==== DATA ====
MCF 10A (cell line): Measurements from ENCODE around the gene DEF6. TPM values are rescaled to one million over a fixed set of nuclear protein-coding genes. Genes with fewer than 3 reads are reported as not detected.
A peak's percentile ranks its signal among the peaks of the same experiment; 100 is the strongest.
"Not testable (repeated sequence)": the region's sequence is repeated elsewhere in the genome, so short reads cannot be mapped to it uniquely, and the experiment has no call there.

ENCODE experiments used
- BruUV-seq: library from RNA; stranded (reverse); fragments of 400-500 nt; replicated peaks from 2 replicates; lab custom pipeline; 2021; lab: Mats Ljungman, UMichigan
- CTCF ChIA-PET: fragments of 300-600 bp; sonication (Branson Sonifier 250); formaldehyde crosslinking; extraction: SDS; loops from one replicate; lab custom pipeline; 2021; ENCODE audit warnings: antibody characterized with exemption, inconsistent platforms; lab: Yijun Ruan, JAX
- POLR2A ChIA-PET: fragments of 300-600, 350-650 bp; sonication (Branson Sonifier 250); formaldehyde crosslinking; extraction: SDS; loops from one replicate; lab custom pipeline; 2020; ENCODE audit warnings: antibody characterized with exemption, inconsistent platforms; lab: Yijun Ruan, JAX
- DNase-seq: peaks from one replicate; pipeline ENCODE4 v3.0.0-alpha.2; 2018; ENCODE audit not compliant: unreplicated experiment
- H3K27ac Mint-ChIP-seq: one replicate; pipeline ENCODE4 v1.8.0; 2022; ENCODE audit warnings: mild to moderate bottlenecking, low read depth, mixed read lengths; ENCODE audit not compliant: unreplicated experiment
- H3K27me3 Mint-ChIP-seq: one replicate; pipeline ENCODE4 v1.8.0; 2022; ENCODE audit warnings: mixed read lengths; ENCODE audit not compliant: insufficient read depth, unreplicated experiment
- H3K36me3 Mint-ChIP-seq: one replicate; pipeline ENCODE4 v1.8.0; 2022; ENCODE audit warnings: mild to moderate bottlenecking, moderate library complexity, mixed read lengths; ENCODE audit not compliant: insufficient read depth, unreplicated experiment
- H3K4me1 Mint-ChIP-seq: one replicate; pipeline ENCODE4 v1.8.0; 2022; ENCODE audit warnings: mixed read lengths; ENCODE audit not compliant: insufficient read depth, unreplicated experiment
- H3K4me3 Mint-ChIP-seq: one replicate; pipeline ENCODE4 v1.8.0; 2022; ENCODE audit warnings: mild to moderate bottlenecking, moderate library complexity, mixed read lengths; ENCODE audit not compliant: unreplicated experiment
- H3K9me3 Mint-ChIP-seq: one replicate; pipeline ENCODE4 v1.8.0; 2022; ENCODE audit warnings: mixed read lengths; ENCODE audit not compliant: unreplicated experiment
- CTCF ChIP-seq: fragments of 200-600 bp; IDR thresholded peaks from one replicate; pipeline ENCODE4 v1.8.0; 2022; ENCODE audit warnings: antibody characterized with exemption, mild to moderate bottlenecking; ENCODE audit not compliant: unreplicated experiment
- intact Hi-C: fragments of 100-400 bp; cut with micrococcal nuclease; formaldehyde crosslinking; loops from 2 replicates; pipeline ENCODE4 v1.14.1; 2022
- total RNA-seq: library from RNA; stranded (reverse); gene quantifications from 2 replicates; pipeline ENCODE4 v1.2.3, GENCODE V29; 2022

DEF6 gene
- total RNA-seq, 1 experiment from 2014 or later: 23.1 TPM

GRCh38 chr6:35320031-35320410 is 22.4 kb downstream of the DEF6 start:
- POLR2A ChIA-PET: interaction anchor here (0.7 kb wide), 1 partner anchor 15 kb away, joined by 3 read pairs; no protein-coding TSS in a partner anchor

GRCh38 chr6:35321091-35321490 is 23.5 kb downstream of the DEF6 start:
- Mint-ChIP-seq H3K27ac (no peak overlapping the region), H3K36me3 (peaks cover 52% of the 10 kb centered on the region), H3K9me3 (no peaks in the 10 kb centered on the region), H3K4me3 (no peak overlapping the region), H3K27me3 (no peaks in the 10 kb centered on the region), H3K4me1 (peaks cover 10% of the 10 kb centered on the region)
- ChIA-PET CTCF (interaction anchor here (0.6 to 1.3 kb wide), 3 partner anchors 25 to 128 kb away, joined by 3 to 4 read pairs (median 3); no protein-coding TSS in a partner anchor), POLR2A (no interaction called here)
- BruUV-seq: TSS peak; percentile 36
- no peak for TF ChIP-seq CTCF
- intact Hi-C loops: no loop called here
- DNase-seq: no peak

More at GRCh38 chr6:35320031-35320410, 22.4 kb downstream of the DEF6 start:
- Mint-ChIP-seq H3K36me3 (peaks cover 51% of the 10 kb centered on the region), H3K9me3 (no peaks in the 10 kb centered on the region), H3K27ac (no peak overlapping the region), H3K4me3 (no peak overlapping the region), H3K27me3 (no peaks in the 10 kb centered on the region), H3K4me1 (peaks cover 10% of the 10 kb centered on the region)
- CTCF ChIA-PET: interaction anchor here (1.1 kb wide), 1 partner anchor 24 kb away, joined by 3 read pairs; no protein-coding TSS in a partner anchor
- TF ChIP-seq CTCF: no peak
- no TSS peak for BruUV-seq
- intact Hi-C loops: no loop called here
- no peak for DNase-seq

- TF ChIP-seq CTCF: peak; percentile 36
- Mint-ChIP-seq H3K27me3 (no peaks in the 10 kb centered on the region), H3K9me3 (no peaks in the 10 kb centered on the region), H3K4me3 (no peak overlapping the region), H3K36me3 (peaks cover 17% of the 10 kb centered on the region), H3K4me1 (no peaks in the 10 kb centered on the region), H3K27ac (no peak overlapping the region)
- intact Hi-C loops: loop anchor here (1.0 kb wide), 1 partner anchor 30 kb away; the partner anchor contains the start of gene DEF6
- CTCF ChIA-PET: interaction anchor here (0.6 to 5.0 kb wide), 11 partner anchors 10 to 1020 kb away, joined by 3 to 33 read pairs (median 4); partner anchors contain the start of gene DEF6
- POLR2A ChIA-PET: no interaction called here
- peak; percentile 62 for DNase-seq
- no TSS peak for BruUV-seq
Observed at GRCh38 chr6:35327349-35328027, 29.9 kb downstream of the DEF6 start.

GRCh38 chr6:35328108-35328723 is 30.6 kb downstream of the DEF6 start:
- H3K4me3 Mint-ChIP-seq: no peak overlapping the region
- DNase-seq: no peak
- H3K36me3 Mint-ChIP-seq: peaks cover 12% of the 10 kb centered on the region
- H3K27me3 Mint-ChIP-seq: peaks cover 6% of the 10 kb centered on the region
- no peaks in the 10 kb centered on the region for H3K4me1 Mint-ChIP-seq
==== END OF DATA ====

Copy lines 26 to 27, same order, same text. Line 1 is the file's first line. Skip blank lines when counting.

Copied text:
- no peak for TF ChIP-seq CTCF
- intact Hi-C loops: no loop called here